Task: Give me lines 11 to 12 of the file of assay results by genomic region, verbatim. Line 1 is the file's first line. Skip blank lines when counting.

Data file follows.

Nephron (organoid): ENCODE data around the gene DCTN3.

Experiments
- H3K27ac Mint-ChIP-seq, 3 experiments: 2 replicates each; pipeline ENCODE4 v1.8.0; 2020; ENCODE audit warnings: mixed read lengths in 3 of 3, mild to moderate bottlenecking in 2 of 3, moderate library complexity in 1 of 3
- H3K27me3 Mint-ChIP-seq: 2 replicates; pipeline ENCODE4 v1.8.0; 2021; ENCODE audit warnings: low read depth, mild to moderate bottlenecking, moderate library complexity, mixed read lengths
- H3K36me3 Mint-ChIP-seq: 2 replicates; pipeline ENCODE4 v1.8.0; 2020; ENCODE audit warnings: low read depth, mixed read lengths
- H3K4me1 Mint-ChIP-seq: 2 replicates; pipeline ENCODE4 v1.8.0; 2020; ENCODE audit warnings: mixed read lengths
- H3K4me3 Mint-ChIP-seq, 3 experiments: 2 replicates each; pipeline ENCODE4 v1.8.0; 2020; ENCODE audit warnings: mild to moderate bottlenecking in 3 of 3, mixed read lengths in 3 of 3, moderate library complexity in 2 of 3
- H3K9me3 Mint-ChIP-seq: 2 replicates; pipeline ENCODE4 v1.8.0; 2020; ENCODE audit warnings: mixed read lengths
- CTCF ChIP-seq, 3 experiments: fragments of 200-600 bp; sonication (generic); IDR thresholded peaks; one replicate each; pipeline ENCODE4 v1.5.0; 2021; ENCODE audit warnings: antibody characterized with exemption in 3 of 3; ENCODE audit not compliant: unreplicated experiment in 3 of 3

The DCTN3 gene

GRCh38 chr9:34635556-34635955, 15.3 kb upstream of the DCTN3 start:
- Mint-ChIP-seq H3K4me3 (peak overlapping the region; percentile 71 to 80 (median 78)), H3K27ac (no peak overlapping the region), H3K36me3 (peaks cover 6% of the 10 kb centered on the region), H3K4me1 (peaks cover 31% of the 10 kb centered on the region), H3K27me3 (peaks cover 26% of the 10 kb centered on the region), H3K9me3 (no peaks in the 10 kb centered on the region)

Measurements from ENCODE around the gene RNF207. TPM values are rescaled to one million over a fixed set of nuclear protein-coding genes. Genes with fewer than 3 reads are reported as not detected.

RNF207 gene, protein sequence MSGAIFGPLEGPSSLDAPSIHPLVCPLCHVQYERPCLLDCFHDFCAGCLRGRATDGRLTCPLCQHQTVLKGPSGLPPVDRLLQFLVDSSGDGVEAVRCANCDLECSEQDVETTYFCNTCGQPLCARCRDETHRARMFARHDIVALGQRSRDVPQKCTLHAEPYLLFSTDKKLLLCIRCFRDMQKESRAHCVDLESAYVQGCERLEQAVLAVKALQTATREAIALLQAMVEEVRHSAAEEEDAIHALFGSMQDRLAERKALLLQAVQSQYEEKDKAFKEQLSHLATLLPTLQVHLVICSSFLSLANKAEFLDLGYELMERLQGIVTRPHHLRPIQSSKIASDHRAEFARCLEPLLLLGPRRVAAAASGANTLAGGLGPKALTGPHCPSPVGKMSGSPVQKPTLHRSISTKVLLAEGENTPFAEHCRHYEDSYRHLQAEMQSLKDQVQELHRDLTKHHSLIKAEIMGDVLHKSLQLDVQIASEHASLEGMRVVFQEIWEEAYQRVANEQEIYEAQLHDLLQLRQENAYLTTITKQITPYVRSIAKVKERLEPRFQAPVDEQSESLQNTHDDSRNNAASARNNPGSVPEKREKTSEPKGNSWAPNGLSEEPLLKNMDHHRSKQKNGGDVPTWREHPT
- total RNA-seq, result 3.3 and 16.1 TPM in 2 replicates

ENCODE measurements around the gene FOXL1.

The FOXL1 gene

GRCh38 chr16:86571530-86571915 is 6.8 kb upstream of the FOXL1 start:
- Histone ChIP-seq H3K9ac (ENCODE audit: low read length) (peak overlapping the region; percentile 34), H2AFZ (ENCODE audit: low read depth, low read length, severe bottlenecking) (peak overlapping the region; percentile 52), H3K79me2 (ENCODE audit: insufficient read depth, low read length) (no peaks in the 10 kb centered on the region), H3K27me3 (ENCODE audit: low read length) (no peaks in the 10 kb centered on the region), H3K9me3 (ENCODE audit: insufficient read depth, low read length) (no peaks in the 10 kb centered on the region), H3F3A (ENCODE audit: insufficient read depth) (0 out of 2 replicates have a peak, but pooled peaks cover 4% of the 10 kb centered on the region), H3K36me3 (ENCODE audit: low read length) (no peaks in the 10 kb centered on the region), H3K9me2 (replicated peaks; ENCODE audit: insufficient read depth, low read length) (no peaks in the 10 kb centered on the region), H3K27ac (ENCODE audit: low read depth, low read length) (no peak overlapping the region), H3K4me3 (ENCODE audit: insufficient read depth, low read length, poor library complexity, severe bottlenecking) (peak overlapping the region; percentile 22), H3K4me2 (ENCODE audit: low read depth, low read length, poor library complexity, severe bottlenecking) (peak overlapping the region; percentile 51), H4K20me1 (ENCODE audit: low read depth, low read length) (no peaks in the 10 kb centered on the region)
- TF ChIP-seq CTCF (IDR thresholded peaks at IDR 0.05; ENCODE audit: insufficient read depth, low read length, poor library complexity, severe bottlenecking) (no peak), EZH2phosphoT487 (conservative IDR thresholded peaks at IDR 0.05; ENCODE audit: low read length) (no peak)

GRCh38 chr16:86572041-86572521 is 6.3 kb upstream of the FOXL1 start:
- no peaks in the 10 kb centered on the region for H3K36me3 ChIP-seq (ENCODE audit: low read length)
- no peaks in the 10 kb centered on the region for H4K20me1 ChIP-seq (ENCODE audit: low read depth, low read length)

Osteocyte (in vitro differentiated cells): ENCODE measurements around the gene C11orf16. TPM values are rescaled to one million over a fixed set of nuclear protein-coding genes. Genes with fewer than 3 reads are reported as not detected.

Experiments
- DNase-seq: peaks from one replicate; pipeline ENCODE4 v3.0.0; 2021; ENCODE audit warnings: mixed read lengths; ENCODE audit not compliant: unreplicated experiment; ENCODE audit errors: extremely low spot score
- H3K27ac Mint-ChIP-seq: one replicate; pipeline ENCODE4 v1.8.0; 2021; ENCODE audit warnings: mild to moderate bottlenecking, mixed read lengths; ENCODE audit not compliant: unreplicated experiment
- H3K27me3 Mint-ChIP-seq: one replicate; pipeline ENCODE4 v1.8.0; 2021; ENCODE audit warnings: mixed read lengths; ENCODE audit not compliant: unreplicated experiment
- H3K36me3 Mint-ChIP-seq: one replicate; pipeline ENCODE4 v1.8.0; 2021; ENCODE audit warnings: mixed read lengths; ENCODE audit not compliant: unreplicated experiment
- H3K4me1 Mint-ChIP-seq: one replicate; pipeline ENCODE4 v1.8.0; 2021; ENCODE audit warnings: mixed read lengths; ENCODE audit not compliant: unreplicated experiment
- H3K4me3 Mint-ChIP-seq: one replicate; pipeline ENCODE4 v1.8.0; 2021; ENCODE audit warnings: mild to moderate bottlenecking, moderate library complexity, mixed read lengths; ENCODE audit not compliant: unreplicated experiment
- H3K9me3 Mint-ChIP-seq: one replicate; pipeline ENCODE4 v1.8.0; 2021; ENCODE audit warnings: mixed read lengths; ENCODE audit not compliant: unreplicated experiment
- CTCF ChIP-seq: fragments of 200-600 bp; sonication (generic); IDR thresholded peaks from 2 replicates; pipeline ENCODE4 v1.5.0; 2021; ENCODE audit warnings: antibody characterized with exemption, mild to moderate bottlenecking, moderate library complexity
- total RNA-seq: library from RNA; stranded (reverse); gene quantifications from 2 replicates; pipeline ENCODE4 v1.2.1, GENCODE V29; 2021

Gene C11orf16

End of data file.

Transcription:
GRCh38 chr9:34635556-34635955, 15.3 kb upstream of the DCTN3 start:
- Mint-ChIP-seq H3K4me3 (peak overlapping the region; percentile 71 to 80 (median 78)), H3K27ac (no peak overlapping the region), H3K36me3 (peaks cover 6% of the 10 kb centered on the region), H3K4me1 (peaks cover 31% of the 10 kb centered on the region), H3K27me3 (peaks cover 26% of the 10 kb centered on the region), H3K9me3 (no peaks in the 10 kb centered on the region)